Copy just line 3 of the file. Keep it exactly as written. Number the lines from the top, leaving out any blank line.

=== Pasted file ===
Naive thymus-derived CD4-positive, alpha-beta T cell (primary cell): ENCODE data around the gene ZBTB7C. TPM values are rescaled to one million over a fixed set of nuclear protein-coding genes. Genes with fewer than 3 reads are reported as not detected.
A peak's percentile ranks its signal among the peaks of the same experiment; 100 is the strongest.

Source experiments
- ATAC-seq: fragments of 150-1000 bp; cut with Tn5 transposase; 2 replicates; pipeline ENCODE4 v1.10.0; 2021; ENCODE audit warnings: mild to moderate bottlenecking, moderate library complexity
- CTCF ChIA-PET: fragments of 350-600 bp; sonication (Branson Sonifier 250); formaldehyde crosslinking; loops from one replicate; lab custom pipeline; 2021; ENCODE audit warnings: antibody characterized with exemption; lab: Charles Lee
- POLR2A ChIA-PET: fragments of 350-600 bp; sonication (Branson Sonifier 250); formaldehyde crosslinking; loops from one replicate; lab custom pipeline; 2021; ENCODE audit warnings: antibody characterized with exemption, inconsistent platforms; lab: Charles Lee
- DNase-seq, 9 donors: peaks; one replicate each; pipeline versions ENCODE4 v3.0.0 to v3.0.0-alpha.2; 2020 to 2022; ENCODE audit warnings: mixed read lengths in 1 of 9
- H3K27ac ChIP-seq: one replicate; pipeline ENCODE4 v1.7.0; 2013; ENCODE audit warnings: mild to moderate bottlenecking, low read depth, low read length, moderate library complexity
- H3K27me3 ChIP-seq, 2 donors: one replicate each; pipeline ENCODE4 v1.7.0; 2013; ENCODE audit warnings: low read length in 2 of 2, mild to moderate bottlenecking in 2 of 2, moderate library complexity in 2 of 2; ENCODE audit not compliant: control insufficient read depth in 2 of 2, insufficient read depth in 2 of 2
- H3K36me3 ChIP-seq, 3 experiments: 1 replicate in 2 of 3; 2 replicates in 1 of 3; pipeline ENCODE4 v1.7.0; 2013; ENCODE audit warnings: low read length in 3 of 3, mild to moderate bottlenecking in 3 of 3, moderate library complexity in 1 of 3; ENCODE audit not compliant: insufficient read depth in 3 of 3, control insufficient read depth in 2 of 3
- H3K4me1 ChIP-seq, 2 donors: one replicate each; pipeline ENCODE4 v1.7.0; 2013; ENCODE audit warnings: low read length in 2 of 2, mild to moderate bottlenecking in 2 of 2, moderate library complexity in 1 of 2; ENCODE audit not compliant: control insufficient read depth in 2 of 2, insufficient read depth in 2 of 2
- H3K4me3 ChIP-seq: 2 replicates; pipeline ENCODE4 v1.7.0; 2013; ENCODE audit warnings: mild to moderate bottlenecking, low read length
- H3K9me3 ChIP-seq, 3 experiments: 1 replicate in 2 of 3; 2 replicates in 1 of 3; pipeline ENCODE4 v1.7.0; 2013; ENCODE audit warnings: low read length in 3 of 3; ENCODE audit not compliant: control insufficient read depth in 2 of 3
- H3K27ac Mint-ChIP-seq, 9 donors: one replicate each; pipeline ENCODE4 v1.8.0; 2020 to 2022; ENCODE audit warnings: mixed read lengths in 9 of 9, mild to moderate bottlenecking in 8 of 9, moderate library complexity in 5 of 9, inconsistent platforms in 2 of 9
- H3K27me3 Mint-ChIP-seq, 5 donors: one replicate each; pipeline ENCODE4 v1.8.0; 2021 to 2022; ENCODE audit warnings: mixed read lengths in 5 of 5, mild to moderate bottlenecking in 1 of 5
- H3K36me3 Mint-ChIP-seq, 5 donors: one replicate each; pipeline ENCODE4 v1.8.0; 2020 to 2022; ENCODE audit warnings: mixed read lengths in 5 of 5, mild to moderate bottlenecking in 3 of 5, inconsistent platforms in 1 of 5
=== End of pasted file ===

Source experiments